Young Johnstone

No: 88; variant: 88B

  1. YOUNG Johnstone and the young Colnel Sat drinking at the wine: ‘O gin ye wad marry my sister, It’s I wad marry thine.’
  2. ‘I wadna marry your sister For a’ your houses and land; But I’ll keep her for my leman, When I come oer the strand.
  3. ‘I wadna marry your sister For a’ your gowd so gay; But I’ll keep her for my leman, When I come by the way.’
  4. Young Johnstone had a little small sword, Hung low down by his gair, And he stabbed it through the young Colnel, That word he neer spak mair.
  5. But he’s awa to his sister’s bower, He’s tirled at the pin: ‘Where hae ye been, my dear brither, Sae late a coming in?’ ‘I hae been at the school, sister, Learning young clerks to sing.’
  6. ‘I’ve dreamed a dreary dream this night, I wish it may be for good; They were seeking you with hawks and hounds, And the young Colnel was dead.’
  7. ‘Hawks and hounds they may seek me, As I trow well they be; For I have killed the young Colnel, And thy own true-love was he.’
  8. ‘If ye hae killed the young Colnel, O dule and wae is me! But I wish ye may be hanged on a hie gallows, And hae nae power to flee.’
  9. And he’s awa to his true-love’s bower, He’s tirled at the pin: ‘Whar hae ye been, my dear Johnstone, Sae late a coming in?’ ‘It’s I hae been at the school,’ he says, ‘Learning young clerks to sing.’
  10. ‘I have dreamed a dreary dream,’ she says, ‘I wish it may be for good; They were seeking you with hawks and hounds, And the young Colnel was dead.’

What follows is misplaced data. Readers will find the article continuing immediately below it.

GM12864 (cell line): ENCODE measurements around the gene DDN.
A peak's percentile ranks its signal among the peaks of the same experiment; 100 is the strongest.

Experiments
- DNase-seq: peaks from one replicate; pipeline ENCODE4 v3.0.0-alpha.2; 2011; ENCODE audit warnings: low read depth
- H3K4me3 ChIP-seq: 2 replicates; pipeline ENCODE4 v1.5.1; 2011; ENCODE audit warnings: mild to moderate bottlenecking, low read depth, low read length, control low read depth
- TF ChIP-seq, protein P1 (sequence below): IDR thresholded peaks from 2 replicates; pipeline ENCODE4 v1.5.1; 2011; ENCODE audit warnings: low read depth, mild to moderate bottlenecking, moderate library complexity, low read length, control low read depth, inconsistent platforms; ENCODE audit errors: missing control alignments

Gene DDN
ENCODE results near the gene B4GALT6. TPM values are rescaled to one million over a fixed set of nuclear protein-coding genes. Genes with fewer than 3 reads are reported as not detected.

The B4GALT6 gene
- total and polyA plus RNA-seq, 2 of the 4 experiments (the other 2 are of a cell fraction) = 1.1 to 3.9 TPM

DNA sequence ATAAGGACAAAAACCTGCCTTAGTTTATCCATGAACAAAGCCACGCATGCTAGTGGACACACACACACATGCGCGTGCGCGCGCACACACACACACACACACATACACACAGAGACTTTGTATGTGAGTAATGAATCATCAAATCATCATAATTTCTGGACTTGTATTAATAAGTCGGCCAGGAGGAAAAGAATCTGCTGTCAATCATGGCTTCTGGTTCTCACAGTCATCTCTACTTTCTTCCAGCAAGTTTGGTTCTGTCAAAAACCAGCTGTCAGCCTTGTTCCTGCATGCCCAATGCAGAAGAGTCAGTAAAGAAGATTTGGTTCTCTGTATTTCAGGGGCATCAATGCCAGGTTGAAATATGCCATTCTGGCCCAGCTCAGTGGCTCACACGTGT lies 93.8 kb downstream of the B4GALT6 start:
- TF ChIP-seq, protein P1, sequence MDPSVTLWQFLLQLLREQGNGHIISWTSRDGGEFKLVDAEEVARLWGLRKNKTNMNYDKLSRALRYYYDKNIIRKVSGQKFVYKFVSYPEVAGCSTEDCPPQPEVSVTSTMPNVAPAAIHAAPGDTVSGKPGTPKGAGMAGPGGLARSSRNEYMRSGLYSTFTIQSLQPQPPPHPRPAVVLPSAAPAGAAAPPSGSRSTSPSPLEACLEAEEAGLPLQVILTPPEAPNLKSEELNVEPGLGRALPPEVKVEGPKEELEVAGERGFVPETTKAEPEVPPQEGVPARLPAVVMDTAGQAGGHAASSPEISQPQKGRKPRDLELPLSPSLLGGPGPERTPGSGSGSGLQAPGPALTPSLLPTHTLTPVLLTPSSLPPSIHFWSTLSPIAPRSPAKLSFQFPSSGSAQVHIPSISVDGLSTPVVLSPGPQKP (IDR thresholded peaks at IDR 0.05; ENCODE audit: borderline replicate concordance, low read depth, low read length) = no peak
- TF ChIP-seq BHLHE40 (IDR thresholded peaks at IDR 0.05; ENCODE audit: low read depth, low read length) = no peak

11. ‘Hawks and hounds they may seek me, As I trow well they be; For I hae killed the young Colnel, And thy ae brother was he.’
  12. ‘If ye hae killed the young Colnel, O dule and wae is me! But I care the less for the young Colnel, If thy ain body be free.
  13. ‘Come in, come in, my dear Johnstone, Come in and take a sleep; And I will go to my casement, And carefully I will thee keep.’
  14. He had not weel been in her bower-door, No not for half an hour, When four and twenty belted knights Came riding to the bower.
  15. ‘Well may you sit and see, lady, Well may you sit and say; Did you not see a bloody squire Come riding by this way?’
  16. ‘What colour were his hawks?’ she says, ‘What colour were his hounds? What colour was the gallant steed, That bore him from the bounds?’
  17. ‘Bloody, bloody were his hawks, And bloody were his hounds; But milk-white was the gallant steed, That bore him from the bounds.
  18. ‘Yes, bloody, bloody were his hawks, And bloody were his hounds; And milk-white was the gallant steed, That bore him from the bounds.
  19. ‘Light down, light down now, gentlemen, And take some bread and wine; And the steed be swift that he rides on, He’s past the brig o Lyne.’
  20. ‘We thank you for your bread, fair lady, We thank you for your wine; But I wad gie thrice three thousand pound That bloody knight was taen.’
  21. ‘Lie still, lie still, my dear Johnstone, Lie still and take a sleep; For thy enemies are past and gone, And carefully I will thee keep.’
  22. But Young Johnstone had a little wee sword, Hung low down by his gair, And he stabbed it in fair Annet’s breast, A deep wound and a sair.
  23. ‘What aileth thee now, dear Johnstone? What aileth thee at me? Hast thou not got my father’s gold, Bot and my mither’s fee?’
  24. ‘Now live, now live, my dear ladye, Now live but half an hour, And there’s no a leech in a’ Scotland But shall be in thy bower.’
  25. ‘How can I live? how shall I live? Young Johnstone, do not you see The red, red drops o my bonny heart’s blood Rin trinkling down my knee?
  26. ‘But take thy harp into thy hand, And harp out owre you plain, And neer think mair on thy true-love Than if she had never been.’
  27. He hadna weel been out o the stable, And on his saddle set, Till four and twenty broad arrows Were thrilling in his heart.